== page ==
Paul Reiter is a specialist in the biology, ecology, behaviour and control of mosquitoes, and the transmission dynamics and epidemiology of the diseases they transmit. He joined the Institut Pasteur in 2003 after 22 years as a Research Scientist at the US Centres for Disease Control and Prevention (CDC). He is actively involved in the international debate on climate change.
Dr. Darren Saywell was till recently the Programme Manager at the Water Supply and Sanitation Collaborative Council (WSSCC), an international organization based in Geneva, Switzerland dedicated to accelerating progress towards safe water, sanitation and hygiene for all. A specialist in urban sanitation services, he has ten years of research, training and consultancy experience in the water supply and sanitation sector, working mainly in Africa and South Asia.
Amartya Sen is Lamont University Professor and professor of Economics and Philosophy at Harvard University (USA). Previously he was Master of Trinity College, Cambridge (UK). Amartya Sen’s research has ranged over a number of fields in economics, philosophy and decision theory, including social choice theory and welfare economics, for which he was awarded the Nobel Prize in Economics in 1998. He has also worked on development economics, measurement theory and political philosophy. He is past President of the Econometric Society, the Indian Economic Association, the American Economic Association and the International Economic Association. His awards include the Bharat Ratna (the highest honour awarded by the President of India), the Brazilian Ordem do Merito Cientifico (Grã-Cruz), the Presidency of the Italian Republic Medal, the Eisenhower medal, and Honorary Companion of Honour (UK). His publications include: Collective Choice and Social Welfare (1970), Poverty and Famines. An Essay on Entitlement and Deprivation (1981), Inequality Reexamined (1992), Resources, values and development (1997), Development as freedom (2000), Rationality and freedom (2002).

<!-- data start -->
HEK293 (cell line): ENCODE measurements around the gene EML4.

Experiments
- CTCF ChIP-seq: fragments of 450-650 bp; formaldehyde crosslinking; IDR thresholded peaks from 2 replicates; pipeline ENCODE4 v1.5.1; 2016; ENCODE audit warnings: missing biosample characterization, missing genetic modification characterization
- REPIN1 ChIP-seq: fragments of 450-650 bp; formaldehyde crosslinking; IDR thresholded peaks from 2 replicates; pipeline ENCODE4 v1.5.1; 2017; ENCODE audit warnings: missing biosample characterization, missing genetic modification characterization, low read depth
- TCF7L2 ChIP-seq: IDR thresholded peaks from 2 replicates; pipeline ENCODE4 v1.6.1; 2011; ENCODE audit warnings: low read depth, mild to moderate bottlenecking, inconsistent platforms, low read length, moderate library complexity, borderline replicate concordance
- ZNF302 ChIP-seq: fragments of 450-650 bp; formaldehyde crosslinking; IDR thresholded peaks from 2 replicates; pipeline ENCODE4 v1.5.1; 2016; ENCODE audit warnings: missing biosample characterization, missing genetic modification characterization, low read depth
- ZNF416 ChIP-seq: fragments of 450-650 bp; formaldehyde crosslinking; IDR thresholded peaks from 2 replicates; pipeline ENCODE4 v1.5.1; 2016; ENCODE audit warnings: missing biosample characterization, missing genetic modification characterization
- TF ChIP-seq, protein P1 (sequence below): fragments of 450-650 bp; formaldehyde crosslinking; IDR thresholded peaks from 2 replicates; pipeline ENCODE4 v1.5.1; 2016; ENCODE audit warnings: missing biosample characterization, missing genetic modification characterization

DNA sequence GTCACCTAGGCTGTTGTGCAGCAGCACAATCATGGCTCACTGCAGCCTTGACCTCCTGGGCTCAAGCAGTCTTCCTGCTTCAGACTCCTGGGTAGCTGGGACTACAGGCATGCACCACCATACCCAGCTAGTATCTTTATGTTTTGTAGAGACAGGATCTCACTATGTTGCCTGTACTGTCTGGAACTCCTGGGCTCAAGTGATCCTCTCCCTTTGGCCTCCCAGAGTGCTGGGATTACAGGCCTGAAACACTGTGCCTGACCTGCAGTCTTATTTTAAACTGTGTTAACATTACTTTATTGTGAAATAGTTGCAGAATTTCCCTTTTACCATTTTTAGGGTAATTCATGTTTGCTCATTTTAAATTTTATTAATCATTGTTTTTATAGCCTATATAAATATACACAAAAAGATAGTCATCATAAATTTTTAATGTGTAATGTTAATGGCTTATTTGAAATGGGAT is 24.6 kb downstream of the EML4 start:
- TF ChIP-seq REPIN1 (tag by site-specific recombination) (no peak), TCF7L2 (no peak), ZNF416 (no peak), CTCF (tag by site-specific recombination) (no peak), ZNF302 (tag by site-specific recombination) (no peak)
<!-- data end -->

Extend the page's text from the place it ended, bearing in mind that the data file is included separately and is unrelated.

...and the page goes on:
Engineer, graduate of the Ecole Navale and of the US Naval War College, Master of Arts (International Relations – University of Salve Regina, RI-USA). After a career as a fighter pilot and commanding officer in the French Navy, (Captain, now retired), in 2003 he joined the Institute “Bioforce Development”, of which he is the Director. He also teaches on the subjects of management, project management, and evaluation. Throughout his career, he has focused on natural resources. On a more personal note, nature has played an important role in his life, and in particular the high altitude mountain setting, generating harmony between man and the environment.